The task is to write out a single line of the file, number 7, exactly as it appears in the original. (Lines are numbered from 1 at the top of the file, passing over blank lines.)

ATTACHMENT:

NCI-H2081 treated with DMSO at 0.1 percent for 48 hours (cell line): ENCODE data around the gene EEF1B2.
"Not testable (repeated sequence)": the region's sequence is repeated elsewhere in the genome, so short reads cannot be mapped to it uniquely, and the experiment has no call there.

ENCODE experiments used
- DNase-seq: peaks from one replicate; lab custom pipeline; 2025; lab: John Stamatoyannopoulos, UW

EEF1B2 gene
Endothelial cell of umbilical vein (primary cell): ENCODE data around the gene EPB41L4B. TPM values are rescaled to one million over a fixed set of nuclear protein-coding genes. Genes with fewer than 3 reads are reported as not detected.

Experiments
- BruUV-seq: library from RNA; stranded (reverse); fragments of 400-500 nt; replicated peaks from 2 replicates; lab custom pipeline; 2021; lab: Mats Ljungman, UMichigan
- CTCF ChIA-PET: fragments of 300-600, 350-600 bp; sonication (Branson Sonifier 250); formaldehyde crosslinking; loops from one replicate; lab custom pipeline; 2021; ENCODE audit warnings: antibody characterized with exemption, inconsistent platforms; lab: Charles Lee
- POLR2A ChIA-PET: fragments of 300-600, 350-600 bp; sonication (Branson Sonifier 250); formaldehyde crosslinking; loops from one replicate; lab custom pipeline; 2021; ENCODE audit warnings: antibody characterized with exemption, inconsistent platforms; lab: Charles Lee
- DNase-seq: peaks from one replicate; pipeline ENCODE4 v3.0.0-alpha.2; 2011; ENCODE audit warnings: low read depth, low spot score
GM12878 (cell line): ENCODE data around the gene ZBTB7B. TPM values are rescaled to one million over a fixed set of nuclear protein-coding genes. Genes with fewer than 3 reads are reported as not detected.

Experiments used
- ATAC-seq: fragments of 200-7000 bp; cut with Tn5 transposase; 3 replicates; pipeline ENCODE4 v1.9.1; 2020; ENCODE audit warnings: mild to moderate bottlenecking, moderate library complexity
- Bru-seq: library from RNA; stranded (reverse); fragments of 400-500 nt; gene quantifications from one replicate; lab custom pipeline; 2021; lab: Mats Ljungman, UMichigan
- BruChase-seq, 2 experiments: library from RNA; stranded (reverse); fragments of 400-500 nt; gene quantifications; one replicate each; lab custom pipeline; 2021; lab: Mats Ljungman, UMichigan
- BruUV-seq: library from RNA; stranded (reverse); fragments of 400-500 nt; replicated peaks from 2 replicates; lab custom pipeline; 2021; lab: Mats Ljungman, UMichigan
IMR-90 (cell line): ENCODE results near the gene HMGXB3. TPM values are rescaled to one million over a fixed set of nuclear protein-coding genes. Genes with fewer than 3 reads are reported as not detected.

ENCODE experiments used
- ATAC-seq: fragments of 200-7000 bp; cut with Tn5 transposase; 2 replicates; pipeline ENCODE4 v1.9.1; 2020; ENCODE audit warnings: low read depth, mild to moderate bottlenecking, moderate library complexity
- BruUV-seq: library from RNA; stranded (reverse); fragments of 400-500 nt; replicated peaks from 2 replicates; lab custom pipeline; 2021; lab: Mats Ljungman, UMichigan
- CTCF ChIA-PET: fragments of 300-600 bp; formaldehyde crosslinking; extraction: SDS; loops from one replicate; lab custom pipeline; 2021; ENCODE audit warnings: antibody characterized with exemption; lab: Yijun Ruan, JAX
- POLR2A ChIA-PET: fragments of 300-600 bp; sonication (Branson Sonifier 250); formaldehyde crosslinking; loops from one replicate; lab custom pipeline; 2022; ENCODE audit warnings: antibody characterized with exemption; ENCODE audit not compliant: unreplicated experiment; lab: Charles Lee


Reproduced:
Experiments